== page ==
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ELOISE, MA CHERE AMIE,—
Six months have now elapsed since the publication of our culinary and domestic correspondence. Hardly had I time to correct the numerous mistakes which were in the first edition, before 15,000 copies were issued from the press, and nearly all purchased by the public. I am confident you will agree with me, that we cannot feel and express too much gratitude for such extraordinary patronage.
You reproach me for being silent so long; the reasons, you must be aware, have been serious illness, and other family troubles, which no human being can be free from; but, thanks to Providence, now all is well; and to prove to you that I have not been indolent, I herewith enclose a very novel, interesting, and useful subject: it is a correct resumé of every kind of condiment, its origin, country, nutritive quality, and its effect on the human frame. It has, I assure you, taken some hours of study to arrive at the conclusion of my researches, and I sincerely hope they may be the means of causing to be more frequently used those wholesome aromatic plants which nature has so bountifully spread over the globe, and lessen the false manipulations of inexperienced persons, so pernicious to humanity.
Having now carefully revised and added new re
ceipts to our culinary journal, I beg of you to call this morning upon the printer, Savill, of Chandosstreet, and get composed, in good plain reading type, the enclosed; it will probably make forty more pages. Send me a proof as soon as possible, which I will immediately correct and return to you, as you say our publishers are now getting short of the work. I would not think of going to press this time with less than 5000.
Kind remembrances of love and friendship to you and yours.
The extraordinary sale of this work, unparalleled in the history of the book trade, (for the short time from its publication, the 7th of Sept. 1849,) has caused many to doubt the fact. The author has therefore inserted the following letter, received from his publishers :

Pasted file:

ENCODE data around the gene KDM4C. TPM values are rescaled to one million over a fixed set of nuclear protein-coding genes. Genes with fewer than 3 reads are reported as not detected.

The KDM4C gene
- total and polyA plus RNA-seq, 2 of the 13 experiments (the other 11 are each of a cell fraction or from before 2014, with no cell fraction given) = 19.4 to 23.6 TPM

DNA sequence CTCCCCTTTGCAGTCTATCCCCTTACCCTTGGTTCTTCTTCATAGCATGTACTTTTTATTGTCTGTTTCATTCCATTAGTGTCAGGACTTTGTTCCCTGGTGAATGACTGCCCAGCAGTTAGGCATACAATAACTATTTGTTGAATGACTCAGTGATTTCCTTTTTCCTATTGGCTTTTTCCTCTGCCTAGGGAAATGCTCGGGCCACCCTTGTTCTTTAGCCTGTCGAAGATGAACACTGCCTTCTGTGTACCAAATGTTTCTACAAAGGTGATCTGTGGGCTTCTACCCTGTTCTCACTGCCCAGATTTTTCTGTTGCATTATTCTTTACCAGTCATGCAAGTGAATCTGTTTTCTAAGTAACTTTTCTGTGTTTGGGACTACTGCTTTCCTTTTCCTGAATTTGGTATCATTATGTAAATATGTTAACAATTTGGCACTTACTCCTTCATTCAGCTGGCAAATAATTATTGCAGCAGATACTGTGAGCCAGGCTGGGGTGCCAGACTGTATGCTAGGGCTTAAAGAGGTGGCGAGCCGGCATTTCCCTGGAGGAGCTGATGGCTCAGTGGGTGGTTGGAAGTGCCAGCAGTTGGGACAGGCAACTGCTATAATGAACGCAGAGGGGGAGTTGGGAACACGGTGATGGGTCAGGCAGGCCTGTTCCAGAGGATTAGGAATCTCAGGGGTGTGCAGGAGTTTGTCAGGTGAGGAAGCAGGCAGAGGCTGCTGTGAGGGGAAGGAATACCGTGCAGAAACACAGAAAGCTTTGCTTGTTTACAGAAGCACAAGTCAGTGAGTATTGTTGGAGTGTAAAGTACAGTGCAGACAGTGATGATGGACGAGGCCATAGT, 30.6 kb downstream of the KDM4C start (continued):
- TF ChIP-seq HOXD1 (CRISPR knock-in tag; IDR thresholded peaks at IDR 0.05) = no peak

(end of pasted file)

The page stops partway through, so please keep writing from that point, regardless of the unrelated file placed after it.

Stationers' Hall Court, Feb. 15, 1850.
DEAR SIke beg to informeat demand, and ith 3000
We beg to inform you, that the sale of your “Modern Housewife” is still in great demand, and we would therefore advise you to go to press immediately with 3000 or 4000, as they are certain of being wanted early in March. We remain, your most obedient servants,
SIMPKIN, MARSHALL, & Co. To M. SOYER, Reform Club.
P.S.-The last number mentioned would be preferable, as completing the Twenty Thousandth copy of your last work. Let us know, also, when the 7th edition of your “ Gastronomic Regenerator” can be delivered to us.
Bifrons Villa, St. J- W
September 29th, 1849.
PLEASE in your name, and also in mine, return our sincere thanks to our friends, and especially to the fair daughters of Albion, for the flattering reception they have given to our culinary correspondence, or gastronomic journal, with which I beg of you especially to couple that powerful organ, the public press, which in a few days, like the commotion of an earthquake, has shaken the domesticated nerves of thousands of housewives throughout the United Kingdom, merely to inform them that I, “Mrs. B.," and you, “Mrs L.,” humble but domesticated women, have had a friendly correspondence respecting housewifery in all its branches; the echo of which, believe me, Eloise, has done more in a few days, than half a century could ever have accomplished for us in our happy but obscure sphere; therefore you must not
be too proud of our success, for be well convinced that it is more due to the iron tongue of the press than to the brain that has conceived it.
A Second Edition is already wanted, say you—“I can hardly believe it,”—and that in less than a fortnight. At all events, the only novelty in this one must be confined to corrections, which I can assure you, thanks to you and the printer's carelessness, are tolerably numerous; therefore, follow your publisher's advice, and cause the steam press to issue, as quickly as possible, 6000 copies, which will form the Second Edition. With the greatest esteem, I remain, ever yours,
· P.S. I have forwarded you one of the Magic Stoves, which I have just received from Gardner's. I had this morning one on our breakfast-table, and cooked in a very short time, at a trilling expense, two of Soyer's new mutton chops (No. 452), four sausages, and eight pieces of very thin bacon, and also in the fat fried two slices of bread; we were eight to breakfast, and all enjoyed this extraordinary novelty.
You reproach me for not sending you one earlier; that which I intended for you has been taken by the Marquis of N. and party to Egypt, with the view of having a dinner cooked on the top of the Pyramids.